Some time ago, in my incarnation as an academic researcher, I wrote a Java framework for animating 2D graphics called Scene Beans. While adding features to the framework I reused a Null Object class in a way that exposed the class to the user of the framework. This caused unexpected problems during later development. This taught me that Null Objects should not be used to model domain concepts but should be treated as internal implementation details of a framework and hidden from client code.
The SceneBeans framework provides a scene graph data structure that defines a graphical scene as a directed graph of polymorphic scene-graph "nodes" that are processed by Visitors. I used the Null Object pattern to mark the edges of the Scene Graph, and combined the Null Object and Visitor patterns so that the Null Object nodes did not double dispatch to the visitor — as far as the visitors knew, the Null Object nodes did not even exist.
One of the scene graph classes was a "switch" node that would contain multiple subgraphs but only draw one at a time. I later needed to selectively show or hide parts of the scene. I realised that I could do this by putting a subgraph and a Null Object node into to a switch node; switching between the subgraph and the Null Object would have the effect of showing or hiding the subgraph. This only required changing the Scene Beans file format so that files could explicitly specify Null Objects in the graph. Cunning!
Or so I thought...
I noticed a problem when we wrote a visitor to write a scene graph into a file in our format. The visitor never wrote the Null Objects because they did not double dispatch to it. This was fine for Null Objects at the edge of the graph, but was the wrong behaviour for Null Objects that had been explicitly created to be included in "switch" nodes.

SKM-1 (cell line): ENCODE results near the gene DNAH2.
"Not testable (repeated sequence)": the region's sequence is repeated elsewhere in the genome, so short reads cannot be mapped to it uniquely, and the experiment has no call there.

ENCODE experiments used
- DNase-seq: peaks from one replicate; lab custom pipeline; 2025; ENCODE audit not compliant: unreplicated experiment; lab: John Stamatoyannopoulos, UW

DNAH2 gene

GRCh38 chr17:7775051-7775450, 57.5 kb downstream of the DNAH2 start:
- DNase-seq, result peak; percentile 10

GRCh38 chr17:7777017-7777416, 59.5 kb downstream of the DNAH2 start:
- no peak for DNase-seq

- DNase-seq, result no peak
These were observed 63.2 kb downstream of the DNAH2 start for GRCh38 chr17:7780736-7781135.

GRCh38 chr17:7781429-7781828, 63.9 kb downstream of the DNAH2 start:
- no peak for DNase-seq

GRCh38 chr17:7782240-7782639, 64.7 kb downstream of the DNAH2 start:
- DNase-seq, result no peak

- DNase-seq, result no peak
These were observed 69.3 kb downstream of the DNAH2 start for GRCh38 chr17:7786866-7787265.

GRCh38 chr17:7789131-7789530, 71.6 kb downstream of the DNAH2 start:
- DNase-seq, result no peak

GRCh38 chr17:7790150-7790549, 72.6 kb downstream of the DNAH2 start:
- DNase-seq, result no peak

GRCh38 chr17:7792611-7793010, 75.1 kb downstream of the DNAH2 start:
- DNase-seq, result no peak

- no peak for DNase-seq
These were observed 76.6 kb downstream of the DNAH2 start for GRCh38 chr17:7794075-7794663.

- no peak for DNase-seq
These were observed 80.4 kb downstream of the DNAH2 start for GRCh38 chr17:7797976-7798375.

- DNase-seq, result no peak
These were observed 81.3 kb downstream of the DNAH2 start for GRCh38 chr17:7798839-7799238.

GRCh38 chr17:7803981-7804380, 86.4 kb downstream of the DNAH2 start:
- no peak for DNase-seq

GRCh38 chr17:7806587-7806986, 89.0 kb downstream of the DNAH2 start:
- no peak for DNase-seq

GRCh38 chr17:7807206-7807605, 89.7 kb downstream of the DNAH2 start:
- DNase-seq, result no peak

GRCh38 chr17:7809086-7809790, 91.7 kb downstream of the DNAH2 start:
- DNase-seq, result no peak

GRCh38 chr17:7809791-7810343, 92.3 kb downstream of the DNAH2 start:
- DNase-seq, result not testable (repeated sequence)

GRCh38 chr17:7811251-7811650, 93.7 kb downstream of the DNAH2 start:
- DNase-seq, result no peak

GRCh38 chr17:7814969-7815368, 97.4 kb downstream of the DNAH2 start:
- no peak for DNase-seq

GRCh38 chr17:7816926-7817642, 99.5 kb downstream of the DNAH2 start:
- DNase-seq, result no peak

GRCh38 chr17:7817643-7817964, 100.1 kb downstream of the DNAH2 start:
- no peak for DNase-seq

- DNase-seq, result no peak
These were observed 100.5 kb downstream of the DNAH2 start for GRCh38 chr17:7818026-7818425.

The problem was that my modifications had changed the way that the framework used Null Objects, from using them as an internal implementation detail to mark the edges of the scene graph to using them to represent the concept of "draw nothing" in a user-visible way.
Solutions in reverse order of elegance:
visitNullmethod on the visitor interface, and provide a do-nothing default implementation of
visitNullin the abstract base class from which all visitors are derived.
This experience taught me that when changing code that uses the Null Object pattern, one must beware of modifying the system from using Null Objects as mere implementation details to using Null Object classes to represent domain concepts. This goes against the intent of the Null Object pattern and will cause headaches at later date.